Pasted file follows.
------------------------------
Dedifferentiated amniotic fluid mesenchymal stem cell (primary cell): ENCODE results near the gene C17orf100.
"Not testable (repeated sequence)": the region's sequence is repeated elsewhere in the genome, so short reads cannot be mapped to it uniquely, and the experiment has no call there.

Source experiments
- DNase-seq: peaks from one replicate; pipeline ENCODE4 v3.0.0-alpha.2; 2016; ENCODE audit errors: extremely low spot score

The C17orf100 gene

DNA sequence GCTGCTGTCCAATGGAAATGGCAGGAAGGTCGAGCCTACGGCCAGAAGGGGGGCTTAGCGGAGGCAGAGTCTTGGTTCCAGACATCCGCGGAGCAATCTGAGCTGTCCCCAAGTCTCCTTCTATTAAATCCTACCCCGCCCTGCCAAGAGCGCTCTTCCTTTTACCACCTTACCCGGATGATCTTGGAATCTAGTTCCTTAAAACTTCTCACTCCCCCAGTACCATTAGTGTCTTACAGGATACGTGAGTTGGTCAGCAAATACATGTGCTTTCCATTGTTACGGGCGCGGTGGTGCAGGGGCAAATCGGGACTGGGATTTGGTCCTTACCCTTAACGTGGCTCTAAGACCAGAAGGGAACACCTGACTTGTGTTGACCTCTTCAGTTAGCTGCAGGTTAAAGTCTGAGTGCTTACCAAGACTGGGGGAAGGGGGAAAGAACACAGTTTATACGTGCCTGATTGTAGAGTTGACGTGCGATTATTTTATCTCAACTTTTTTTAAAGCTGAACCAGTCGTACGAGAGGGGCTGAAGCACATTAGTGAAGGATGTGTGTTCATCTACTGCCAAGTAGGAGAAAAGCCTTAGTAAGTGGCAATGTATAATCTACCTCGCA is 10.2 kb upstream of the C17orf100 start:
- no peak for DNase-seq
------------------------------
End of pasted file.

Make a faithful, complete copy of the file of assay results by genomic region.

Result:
Dedifferentiated amniotic fluid mesenchymal stem cell (primary cell): ENCODE results near the gene C17orf100.
"Not testable (repeated sequence)": the region's sequence is repeated elsewhere in the genome, so short reads cannot be mapped to it uniquely, and the experiment has no call there.

Source experiments
- DNase-seq: peaks from one replicate; pipeline ENCODE4 v3.0.0-alpha.2; 2016; ENCODE audit errors: extremely low spot score

The C17orf100 gene

DNA sequence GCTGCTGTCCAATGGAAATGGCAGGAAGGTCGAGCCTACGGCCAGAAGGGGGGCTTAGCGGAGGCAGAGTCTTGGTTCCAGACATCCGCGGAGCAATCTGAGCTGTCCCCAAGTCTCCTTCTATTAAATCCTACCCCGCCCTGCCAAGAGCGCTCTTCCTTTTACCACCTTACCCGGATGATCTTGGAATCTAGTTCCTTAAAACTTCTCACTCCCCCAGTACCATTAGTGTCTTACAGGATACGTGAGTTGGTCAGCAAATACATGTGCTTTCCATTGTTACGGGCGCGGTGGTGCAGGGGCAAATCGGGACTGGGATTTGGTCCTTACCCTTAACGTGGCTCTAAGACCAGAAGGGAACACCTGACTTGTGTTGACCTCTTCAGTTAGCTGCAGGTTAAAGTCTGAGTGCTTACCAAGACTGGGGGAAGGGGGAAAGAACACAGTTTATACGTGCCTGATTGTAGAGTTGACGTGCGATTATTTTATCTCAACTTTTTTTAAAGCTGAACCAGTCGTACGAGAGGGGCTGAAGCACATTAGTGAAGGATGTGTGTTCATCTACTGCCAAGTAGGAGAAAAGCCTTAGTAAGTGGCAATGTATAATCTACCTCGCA is 10.2 kb upstream of the C17orf100 start:
- no peak for DNase-seq